Reflecting on my own experiences as a first generation Asian American college student, being called a “model minority” can be more harmful than helpful.
When I first immigrated to the United States, I found myself outperforming my peers. I took pride in finishing my multiplication table in less than a minute and was too excited to learn long division. I wrote narratives and reflections in cursive earning perfect scores from my teacher.
Since English was not my first language, I struggled socially. When I could not fully understand what my friends and teachers were asking me, I would just nod yes and hope that they could dismiss me from that conversation. But academically, I was deemed “above average”.
This led me to earn the label as the “smart Asian girl” in class up until middle school.
Things changed in high school when I was no longer the only smart Asian girl in class. I was surrounded by many Asian American peers who also took pride in that same identity. Being an overachiever and taking as many AP classes in one academic year was all our sly little agenda. We all wanted to attend the best and the most prestigious college hoping to be successful one day– and make our families proud.
Now as a college student, I understand that many still perceive Asian American students as the “model minority”. We are categorized as the students who get the best grades, those who set the curve, and those who never struggle. We are the “model” and the cookie-cutter type that all students should try to emulate. Sometimes we are even notorious for spending very little time studying and somehow still keep a perfect GPA.
All these expectations and assumptions is what makes the “model minority” a myth. To characterize all Asians and Asian American students to be high achieving and successful makes it difficult for those struggling to ask for help. The pressure imposed upon by society including educational institutions whose teachers and professors alike dismiss such sentiments hurt these students.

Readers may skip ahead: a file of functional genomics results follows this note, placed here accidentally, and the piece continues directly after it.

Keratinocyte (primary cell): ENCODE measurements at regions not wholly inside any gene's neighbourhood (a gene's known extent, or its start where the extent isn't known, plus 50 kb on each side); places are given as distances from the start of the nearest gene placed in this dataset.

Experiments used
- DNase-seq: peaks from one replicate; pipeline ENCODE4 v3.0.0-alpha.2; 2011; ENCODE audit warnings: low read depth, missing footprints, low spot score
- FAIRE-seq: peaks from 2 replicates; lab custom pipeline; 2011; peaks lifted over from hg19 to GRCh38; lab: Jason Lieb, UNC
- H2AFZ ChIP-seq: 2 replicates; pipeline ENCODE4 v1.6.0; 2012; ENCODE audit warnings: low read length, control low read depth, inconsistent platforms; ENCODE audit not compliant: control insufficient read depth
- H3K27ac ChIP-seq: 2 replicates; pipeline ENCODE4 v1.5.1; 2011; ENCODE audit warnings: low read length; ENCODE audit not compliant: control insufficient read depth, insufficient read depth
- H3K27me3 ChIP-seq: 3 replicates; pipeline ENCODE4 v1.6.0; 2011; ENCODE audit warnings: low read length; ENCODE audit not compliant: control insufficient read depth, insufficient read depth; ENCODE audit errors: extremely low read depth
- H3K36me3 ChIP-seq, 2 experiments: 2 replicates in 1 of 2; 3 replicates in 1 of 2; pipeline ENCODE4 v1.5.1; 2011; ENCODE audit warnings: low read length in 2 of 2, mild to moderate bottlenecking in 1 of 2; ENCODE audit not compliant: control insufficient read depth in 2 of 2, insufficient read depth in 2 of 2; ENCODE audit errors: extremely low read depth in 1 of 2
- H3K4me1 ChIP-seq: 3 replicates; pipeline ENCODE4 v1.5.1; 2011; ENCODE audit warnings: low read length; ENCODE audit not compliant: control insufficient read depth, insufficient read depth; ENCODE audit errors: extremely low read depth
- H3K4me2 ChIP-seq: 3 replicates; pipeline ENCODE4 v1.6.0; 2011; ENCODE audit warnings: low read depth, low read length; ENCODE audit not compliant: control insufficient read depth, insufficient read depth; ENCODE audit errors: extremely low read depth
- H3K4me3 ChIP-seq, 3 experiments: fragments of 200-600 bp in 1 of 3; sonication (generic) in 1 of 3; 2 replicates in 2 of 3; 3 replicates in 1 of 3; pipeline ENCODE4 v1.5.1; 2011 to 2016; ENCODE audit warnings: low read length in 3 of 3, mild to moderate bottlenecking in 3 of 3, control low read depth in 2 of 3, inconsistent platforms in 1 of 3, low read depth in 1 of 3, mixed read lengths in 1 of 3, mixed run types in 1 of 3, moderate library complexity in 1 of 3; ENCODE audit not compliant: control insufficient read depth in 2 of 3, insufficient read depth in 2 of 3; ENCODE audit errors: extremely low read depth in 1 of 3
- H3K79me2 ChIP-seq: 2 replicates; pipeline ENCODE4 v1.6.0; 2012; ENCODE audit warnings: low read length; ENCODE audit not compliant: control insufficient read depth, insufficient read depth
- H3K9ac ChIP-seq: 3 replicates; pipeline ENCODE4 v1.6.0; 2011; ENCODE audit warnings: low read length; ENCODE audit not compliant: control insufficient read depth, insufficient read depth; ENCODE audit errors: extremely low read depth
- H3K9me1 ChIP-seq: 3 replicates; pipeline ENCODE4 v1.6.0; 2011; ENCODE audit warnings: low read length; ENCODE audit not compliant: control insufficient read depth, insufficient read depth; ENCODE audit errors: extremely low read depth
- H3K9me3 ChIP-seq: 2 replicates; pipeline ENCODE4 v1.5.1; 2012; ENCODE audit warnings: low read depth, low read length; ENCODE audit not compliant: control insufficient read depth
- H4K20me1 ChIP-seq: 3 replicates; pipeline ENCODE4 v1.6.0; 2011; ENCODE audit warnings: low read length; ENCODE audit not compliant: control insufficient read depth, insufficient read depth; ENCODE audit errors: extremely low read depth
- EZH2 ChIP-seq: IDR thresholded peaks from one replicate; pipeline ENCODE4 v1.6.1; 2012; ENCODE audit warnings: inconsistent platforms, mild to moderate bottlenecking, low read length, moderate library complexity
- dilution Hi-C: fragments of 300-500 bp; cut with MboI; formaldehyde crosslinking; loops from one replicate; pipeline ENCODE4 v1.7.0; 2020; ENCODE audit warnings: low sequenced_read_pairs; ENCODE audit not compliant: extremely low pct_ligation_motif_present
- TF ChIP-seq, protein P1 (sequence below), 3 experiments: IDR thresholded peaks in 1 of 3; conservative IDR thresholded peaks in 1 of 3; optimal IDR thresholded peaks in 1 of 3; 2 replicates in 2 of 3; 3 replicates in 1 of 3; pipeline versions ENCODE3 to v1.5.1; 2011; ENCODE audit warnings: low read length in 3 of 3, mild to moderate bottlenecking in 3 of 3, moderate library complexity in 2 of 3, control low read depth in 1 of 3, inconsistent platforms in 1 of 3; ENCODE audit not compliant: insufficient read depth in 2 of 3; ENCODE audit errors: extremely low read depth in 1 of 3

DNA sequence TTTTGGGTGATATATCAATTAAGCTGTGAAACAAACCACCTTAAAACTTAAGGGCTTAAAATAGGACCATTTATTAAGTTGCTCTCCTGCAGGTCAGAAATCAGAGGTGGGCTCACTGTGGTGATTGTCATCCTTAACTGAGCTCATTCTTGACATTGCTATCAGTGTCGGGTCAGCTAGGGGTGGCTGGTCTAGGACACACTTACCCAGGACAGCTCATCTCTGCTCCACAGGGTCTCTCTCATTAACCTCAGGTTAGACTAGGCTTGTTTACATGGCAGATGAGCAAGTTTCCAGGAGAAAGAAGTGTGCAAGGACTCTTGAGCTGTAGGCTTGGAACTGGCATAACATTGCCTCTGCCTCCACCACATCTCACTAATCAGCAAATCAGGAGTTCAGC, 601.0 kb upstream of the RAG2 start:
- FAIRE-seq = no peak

Many students are reduced to a stereotype and the failure to live up to being the “model minority” student makes these Asian American students on campus an outcast.
The “model minority myth” also negatively impacts Asian American students who identify as First Generation and Low-Income. Although many Asian families come from educated backgrounds, this does not equate to wealth and high income.
Such stereotypes ultimately exacerbates the struggles that many of these students face–academically and financially. Often times, they have to work multiple jobs during the school year whilst having to keep up with their academics. Being the “model minority”, Asian Americans are expected to succeed regardless of the adversities they face.
Looking at the larger picture, the “model minority” stereotype is not only a simplification of one racial group within the education system but has also been used to weaponize Asians against the Black and Brown community.
“If Asians are able to succeed, why can’t you?”
Statements as such create resentment between these communities and fuel anti-academic attitudes placed upon African Americans and Hispanics. By accepting the “model minority” title, we perpetuate racist and discriminatory attitudes to fellow minority groups.
The effects of the “model minority myth” extends beyond our own educational spheres, communities, and racial identities. We can begin to address these sentiments and confront the problems that come along with it. By educating ourselves and those around us about the negative implications of such stereotypes, we can undermine these harmful identities and take a step towards change.